Don't Bring Your Gun to Work If You Happen to Be a Member of Congress

The House of Representatives's new metal detectors are getting a workout.
Rep. Andy Harris, R-Md., speaks during a news conference with members of the conservative Freedom Caucus, on Capitol Hill, Thursday, Dec. 3, 2020, in Washington. (AP Photo/Jacquelyn Martin)

Maybe leave your gun home the next time you go to work, especially if you happen to be a member of Congress.

Less than two weeks after the Democratic-led House of Representatives installed magnetometers following the Jan. 6 Capitol riot, and required members to go through them in order to get onto the House floor, GOP Rep. Andy Harris of Maryland had a gun on him when he tried to enter the House chamber Thursday, according to HuffPost


When Capitol Police refused to let Harris in, he reportedly tried to give his gun to Rep. John Katko, another Republican. Katko said he didn’t have “a license,” according to HuffPost, and so Harris reportedly left for ten minutes, presumably to put his gun somewhere else. 

When he returned, the magnetometer didn’t go off, HuffPost reported. 

Harris’s office said the gun is for his and his family’s security, in a statement provided to multiple outlets.

"Because his and his family's lives have been threatened by someone who has been released awaiting trial, for security reasons, the Congressman never confirms whether he nor anyone else he's with are carrying a firearm for self-defense,” Harris’s office said.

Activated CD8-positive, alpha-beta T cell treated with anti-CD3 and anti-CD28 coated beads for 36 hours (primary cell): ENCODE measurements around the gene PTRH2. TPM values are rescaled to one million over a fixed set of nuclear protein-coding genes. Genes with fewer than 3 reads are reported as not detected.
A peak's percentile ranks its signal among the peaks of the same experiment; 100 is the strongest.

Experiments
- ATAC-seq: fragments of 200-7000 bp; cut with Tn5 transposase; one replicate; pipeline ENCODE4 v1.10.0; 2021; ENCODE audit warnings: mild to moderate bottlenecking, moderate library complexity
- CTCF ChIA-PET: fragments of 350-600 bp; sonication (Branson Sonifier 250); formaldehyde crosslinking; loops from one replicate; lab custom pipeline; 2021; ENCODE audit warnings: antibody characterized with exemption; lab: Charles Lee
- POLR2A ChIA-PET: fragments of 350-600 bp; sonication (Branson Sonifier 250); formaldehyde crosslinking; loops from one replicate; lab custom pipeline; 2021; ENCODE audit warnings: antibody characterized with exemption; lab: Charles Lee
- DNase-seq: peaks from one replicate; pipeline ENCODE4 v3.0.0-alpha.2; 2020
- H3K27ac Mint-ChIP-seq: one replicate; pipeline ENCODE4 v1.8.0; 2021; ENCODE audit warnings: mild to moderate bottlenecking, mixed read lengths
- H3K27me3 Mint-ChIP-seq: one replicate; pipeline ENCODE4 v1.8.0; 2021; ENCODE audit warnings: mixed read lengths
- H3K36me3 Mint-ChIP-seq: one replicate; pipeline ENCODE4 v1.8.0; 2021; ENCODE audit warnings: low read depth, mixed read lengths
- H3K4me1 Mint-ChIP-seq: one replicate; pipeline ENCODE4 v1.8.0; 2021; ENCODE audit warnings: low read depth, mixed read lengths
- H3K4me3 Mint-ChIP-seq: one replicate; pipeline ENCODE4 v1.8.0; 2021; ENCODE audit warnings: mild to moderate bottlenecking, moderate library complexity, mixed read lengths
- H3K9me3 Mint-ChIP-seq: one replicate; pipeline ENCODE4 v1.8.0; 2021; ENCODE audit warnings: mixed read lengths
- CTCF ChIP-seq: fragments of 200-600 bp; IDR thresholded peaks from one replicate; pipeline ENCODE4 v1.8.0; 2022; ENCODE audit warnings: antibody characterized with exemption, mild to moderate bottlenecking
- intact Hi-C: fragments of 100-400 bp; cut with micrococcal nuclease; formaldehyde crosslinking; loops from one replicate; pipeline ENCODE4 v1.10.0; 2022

“As a matter of public record, he has a Maryland Handgun Permit. And the congressman always complies with the House metal detectors and wanding. The Congressman has never carried a firearm on the House floor.” 

Harris, a member of the far-right Freedom Caucus, was one of 147 Congressional Republicans to vote against the certification of President Joe Biden’s election win on Jan. 6. Harris, who is an anesthesiologist. skipped the House’s vote to impeach former President Donald Trump last week and said he spent the day caring for patients instead. But. he said he would have voted against impeachment, describing it as a “waste of time.”


Neither Capitol Police nor Speaker Nancy Pelosi’s office immediately responded to a request for comment from VICE News. 

Pelosi announced last week that $5,000 fines would be levied against members who bypassed the magnetometers the first time and $10,000 for the second offense, after several Republican members repeatedly ignored and/or bypassed the security check. “It is tragic that this step is necessary, but the Chamber of the People’s House must and will be safe,” Pelosi said in a statement at the time.

One of those members, Rep. Lauren Boebert, reportedly refused to allow officers to search her bag when trying to enter the House floor last week. Boebert released an ad earlier this month, prior to the Capitol riots, in which she vowed to carry her Glock with her on Capitol grounds and around D.C. That earned her a warning from D.C. police chief Robert Contee to follow D.C.’s notably restrictive gun laws.

“There are no exceptions in the District of Columbia,” Contee said. “We plan to reach out to the congresswoman’s office to make sure that she is aware of what the laws of the District of Columbia are, what the restrictions are.”